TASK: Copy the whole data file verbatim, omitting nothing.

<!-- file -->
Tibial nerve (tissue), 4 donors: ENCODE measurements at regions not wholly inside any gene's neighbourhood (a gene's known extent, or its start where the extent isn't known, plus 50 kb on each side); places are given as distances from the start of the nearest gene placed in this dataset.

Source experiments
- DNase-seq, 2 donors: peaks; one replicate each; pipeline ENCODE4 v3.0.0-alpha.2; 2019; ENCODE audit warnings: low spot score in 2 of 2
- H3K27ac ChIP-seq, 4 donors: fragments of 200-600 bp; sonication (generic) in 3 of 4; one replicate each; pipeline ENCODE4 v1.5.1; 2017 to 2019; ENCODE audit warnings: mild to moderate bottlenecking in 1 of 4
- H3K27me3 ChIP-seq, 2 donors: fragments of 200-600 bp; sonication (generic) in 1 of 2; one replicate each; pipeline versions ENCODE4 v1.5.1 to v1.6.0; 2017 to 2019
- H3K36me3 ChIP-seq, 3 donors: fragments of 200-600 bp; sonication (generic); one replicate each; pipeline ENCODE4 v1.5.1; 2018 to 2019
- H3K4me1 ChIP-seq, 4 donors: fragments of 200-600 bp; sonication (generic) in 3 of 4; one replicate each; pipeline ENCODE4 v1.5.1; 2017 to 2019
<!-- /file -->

Tibial nerve (tissue), 4 donors: ENCODE measurements at regions not wholly inside any gene's neighbourhood (a gene's known extent, or its start where the extent isn't known, plus 50 kb on each side); places are given as distances from the start of the nearest gene placed in this dataset.

Source experiments
- DNase-seq, 2 donors: peaks; one replicate each; pipeline ENCODE4 v3.0.0-alpha.2; 2019; ENCODE audit warnings: low spot score in 2 of 2
- H3K27ac ChIP-seq, 4 donors: fragments of 200-600 bp; sonication (generic) in 3 of 4; one replicate each; pipeline ENCODE4 v1.5.1; 2017 to 2019; ENCODE audit warnings: mild to moderate bottlenecking in 1 of 4
- H3K27me3 ChIP-seq, 2 donors: fragments of 200-600 bp; sonication (generic) in 1 of 2; one replicate each; pipeline versions ENCODE4 v1.5.1 to v1.6.0; 2017 to 2019
- H3K36me3 ChIP-seq, 3 donors: fragments of 200-600 bp; sonication (generic); one replicate each; pipeline ENCODE4 v1.5.1; 2018 to 2019
- H3K4me1 ChIP-seq, 4 donors: fragments of 200-600 bp; sonication (generic) in 3 of 4; one replicate each; pipeline ENCODE4 v1.5.1; 2017 to 2019